NC man with MS considered criminal for taking his 'medicine'

A Monroe man with multiple sclerosis is sharing his story of being arrested for “medicine” – marijuana – with FOX 46 Charlotte.

“I use it every day and I will until I die,” Robert David Leonard told FOX 46 Charlotte. “It aggravates the f--- out of me that it’s illegal but it doesn’t scare me.”

Marijuana, legal for medical purposes in more than half the states across the country and for recreational in some -- is illegal for all purposes in North Carolina.

Leonard was arrested at his Monroe home on Sept. 12, 2015 for felony possession of marijuana.  “I actually had about two-and-a-half ounces,” Leonard said.

Leonard said he fell out of his wheelchair and called his wife on the phone for help. He said she called the Monroe Fire Department and several firefighters responded to the scene – but that’s when Leonard said it all went downhill.

Leonard said one of the firefighters who helped him back to his chair noticed his jar of marijuana resting on his dresser and then called the Monroe Police Department. 

A police report read, “Officer Wilds conducted a knock and talk…A warrant was issued for Robert Leonard [in] reference to felony possession of marijuana.”

“We completely understand the situation, but the law is the law,” Monroe Police Department spokesperson Pete Hovanec said. “Unless changes come from the federal government, the state government – we are duty-bound to uphold those laws.”

The City of Atlanta recently passed an ordinance that reclassifies its marijuana laws. The ordinance changes the penalty in the Atlanta Municipal code for possession of marijuana less than an ounce from the “general penalty” – which is a fine of up to $1000 and up to six months in jail – to a maximum fine of $75 and no jail time.

Leonard was in possession of more than this amount but FOX 46 Charlotte became curious and wondered if the City of Charlotte could pass a similar ordinance.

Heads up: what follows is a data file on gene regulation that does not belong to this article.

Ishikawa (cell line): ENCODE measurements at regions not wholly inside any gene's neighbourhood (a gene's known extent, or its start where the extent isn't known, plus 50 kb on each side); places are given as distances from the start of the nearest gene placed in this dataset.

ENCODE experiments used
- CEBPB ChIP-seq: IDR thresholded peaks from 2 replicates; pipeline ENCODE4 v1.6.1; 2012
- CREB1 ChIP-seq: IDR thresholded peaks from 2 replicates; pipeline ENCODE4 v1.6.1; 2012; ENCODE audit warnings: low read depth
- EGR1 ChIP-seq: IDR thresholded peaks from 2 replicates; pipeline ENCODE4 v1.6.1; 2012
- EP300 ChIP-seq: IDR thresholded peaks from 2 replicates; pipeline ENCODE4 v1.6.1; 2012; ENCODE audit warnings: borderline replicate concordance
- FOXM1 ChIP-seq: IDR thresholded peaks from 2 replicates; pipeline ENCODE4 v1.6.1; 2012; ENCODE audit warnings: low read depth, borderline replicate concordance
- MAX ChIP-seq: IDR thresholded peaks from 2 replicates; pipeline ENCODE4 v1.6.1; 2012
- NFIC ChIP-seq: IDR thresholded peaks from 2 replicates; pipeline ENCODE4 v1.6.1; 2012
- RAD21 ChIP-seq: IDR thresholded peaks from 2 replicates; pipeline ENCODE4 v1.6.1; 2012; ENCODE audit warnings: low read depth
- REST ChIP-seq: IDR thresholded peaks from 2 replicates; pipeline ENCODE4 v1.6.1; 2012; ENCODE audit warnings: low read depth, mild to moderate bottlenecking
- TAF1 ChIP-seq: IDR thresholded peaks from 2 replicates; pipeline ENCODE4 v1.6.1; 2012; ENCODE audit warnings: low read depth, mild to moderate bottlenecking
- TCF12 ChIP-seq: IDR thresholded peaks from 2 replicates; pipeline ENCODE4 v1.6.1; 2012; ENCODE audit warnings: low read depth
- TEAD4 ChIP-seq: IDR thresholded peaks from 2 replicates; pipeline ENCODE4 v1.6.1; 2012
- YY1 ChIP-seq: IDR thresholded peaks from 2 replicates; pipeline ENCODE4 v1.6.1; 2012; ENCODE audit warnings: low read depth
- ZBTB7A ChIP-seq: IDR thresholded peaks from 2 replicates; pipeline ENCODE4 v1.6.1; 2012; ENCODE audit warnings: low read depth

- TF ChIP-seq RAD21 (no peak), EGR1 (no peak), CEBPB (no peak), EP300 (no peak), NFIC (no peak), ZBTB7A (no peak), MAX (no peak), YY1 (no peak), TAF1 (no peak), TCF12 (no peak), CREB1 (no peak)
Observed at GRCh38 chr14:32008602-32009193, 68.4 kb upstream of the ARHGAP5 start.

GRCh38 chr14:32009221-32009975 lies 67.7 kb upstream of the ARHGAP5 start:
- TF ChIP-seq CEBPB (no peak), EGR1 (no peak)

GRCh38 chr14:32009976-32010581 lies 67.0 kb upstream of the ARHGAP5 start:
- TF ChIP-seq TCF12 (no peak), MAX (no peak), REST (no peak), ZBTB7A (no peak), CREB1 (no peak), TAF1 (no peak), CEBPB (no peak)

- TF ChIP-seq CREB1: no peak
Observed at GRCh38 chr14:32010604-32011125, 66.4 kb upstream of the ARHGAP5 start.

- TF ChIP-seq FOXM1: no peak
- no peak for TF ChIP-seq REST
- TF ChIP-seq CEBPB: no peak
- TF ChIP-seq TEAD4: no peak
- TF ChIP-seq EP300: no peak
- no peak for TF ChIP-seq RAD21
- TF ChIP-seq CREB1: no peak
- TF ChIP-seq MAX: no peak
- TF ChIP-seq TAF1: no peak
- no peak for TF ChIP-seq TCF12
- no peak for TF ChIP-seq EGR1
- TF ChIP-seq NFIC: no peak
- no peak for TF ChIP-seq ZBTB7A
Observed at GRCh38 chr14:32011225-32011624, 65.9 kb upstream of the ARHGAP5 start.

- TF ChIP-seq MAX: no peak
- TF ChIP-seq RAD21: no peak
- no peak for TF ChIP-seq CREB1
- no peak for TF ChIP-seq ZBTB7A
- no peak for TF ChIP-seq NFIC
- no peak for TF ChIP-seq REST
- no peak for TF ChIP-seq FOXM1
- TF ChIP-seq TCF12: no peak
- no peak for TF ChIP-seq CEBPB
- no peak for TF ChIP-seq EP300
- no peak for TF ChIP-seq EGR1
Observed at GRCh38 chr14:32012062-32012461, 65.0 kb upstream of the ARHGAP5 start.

“Atlanta has ‘Home Rule,’” North Carolina House of Representatives member John Autry said. “Charlotte does not have ‘Home Rule.’

“The cities and municipalities, all 520 of them across North Carolina, only have the authority that is granted to them by the general assembly. If a municipality, such as Charlotte was going to take steps to decriminalize marijuana, I feel that we would see a similar response from the legislature that we saw when the City of Charlotte expanded its protections in its non-discrimination ordinance – which resulted in [House Bill 2].”

House Bill 2 blocked Charlotte City Council from creating local ordinances after the it attempted to expand protections to the LGBT community, which included allowing transgender people the to choose the restroom they identify with.

There have been a number of bills introduced at the state level to legalize marijuana for medical use, but all have failed with little traction.

The City of Charlotte saw 2,532 marijuana arrests in 2016. Out of those arrests, 93 percent were misdemeanors.

“It’s a crime for it to be illegal,” Leonard said.

A 2014 WebMD study showed 69 percent of doctors said marijuana can help with certain treatments and conditions. “It just makes me want to say, ‘Me, too,’ as far as it works,” he said.